A Letter from Fulham Boys School went out to the local community in an effort to ‘correct’ ‘various rumours, inaccuracies and falsehoods’. We’d like to make a few corrections and clarifications, in recognition that twitter is sometimes a hard medium to communicate in – but only after affirming that nobody in this campaign has purposefully put out false statements. And this campaign has never said we did not want the Boys School – we have only said we don’t want it on our site. A reciprocal message of support having anything to do with Sulivan has never been forthcoming.
The letter was explaining ‘need’ and said that local applications to single sex boys schools outstripped offers made 160 to 73. This is apparently LBHF data but cannot be correct because there are full intakes at both Fulham Boys (120 places) as well as 160 at the Oratory. That’s 280 places per year, not 73. What is this figure really representing? Are they really saying there were two applicants for every place? (160/73 =2.1) Even at that rate, a ‘safe’ level of subscription, particularly for young unstable schools, is at least 3 applications per place. School funding is about full seats, and this is an area with a lot of movement. (But you can’t also say that there need to be places ‘just in case’ because that defeats the main argument against closing Sulivan – massive increase in primary places just around the corner, enough to fill WLFS primaries (both), all 384 ‘empty’ places in Fulham, and more….)
Additionally, on consultation: legal consultation requirements are very minimal. The Secretary of State would sign the agreement if the school was objected to by the entire community – it’s happened elsewhere. As we have learned in the past, ‘consultation’ means ‘consultation’ – the responses do not have to be taken into consideration and as the Secretary of State is not an elected local official, he takes no risk in signing it regardless of the outcome of the consultation.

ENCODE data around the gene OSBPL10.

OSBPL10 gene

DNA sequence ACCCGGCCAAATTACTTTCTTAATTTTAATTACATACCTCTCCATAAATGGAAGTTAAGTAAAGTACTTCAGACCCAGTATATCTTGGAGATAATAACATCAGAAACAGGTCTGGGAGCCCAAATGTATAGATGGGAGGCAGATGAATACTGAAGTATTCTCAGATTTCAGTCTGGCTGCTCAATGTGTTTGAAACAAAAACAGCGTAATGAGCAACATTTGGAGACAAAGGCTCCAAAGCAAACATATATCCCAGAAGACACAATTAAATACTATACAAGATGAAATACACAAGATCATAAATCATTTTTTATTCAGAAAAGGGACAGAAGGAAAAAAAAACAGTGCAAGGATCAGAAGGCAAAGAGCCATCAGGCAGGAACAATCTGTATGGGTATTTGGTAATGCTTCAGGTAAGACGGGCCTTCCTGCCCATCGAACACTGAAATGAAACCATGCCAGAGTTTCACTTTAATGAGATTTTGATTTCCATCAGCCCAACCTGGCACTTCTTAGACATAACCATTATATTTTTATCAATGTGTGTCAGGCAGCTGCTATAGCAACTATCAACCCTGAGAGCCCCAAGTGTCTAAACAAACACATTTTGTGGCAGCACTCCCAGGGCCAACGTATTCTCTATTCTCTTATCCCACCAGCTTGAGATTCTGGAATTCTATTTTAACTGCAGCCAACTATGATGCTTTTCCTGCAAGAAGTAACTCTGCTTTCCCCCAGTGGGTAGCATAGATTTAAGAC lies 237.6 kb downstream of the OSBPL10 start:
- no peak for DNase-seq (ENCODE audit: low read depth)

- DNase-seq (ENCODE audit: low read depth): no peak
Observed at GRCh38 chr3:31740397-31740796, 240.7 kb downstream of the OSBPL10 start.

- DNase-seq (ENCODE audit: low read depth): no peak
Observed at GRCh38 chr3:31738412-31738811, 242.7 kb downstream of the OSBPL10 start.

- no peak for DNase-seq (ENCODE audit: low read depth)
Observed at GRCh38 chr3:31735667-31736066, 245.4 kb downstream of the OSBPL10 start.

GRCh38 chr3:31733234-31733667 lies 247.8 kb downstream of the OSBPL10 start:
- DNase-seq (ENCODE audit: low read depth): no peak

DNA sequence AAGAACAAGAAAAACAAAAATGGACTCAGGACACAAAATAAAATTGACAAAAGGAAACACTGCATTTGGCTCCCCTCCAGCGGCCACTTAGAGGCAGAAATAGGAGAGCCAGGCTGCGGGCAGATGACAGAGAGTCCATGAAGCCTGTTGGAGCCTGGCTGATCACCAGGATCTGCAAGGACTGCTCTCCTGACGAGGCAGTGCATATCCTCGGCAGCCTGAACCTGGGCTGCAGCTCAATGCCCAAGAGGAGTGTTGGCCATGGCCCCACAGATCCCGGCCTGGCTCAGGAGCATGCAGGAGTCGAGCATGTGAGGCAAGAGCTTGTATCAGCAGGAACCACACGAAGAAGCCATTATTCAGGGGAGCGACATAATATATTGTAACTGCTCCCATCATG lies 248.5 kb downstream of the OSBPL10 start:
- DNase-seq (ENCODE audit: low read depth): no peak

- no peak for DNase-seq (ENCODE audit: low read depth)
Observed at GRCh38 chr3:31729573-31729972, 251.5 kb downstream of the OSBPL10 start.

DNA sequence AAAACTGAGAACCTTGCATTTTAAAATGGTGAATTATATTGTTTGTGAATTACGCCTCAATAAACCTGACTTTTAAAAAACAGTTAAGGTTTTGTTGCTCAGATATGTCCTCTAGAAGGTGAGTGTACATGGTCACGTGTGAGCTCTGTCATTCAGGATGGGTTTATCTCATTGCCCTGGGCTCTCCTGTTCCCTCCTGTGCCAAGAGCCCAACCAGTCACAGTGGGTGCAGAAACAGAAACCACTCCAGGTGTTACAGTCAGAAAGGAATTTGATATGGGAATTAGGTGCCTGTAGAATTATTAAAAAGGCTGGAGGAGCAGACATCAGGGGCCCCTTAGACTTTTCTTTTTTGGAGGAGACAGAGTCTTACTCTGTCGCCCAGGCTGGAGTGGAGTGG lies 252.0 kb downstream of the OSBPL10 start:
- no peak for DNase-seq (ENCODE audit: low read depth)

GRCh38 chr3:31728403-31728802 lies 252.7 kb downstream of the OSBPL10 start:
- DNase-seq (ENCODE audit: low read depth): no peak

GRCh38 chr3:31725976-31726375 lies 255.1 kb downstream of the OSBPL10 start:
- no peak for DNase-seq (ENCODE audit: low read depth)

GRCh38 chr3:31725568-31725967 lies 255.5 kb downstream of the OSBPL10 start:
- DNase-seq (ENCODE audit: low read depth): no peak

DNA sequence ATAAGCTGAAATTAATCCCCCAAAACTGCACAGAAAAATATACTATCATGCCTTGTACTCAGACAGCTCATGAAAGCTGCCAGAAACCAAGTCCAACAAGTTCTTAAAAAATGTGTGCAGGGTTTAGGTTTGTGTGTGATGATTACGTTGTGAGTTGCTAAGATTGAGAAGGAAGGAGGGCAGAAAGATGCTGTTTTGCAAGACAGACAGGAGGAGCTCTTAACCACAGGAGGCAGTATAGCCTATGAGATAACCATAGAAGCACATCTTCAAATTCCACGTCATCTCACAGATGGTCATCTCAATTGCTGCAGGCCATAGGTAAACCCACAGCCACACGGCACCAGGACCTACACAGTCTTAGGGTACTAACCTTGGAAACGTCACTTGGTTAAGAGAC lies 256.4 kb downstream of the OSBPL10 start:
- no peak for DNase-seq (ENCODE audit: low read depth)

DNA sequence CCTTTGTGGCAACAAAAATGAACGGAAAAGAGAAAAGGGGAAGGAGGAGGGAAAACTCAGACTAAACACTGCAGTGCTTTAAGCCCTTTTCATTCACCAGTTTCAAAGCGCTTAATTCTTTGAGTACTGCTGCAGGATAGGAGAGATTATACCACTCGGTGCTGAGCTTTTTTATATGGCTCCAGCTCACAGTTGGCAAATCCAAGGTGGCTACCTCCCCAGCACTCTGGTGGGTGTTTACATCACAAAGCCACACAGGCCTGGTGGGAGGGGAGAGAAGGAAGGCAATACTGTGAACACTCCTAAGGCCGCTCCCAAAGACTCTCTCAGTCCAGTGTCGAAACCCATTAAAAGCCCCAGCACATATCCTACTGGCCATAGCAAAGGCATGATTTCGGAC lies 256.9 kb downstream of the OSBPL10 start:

On the travel plan: it is beyond comprehension that LBHF have not yet done a holistic impact survey of all of the developments planned for the area. (!) But anyway, once the school is sited (wherever it gets sited), there is only so much mitigation of impact that can be done. A school travel plan contains a plan for how people movement can be supported and guided – cycling promotion, cycle racks, travel timing, signposting to public transport etc. They cannot prohibit children from, for instance, hanging out on the green by the hundreds, or require them to walk a certain way to and from school. And no plan can make it easier for athletic event coaches any smaller than they are, or Peterborough Road to be any bigger than it is.
And on selectivity: if it is going to be as ‘popular’ as they say it will be, the school will be oversubscribed in its first intake and therefore it will not, for all practicable purposes, be a school open to all. The 50% places restriction is not in the first line admissions criteria, but the moment the school has more applicants than places, the 50% religious selection will kick in and half of the places restricted and given to boys who are Church of England. Not having this restriction as a key criteria allows Fulham Boys to say that it is open to all, but the practical reality is that the school will function as if religious selection was a first line admissions criteria for half the applicants. If someone else reads it another way, please comment. Thank you!Share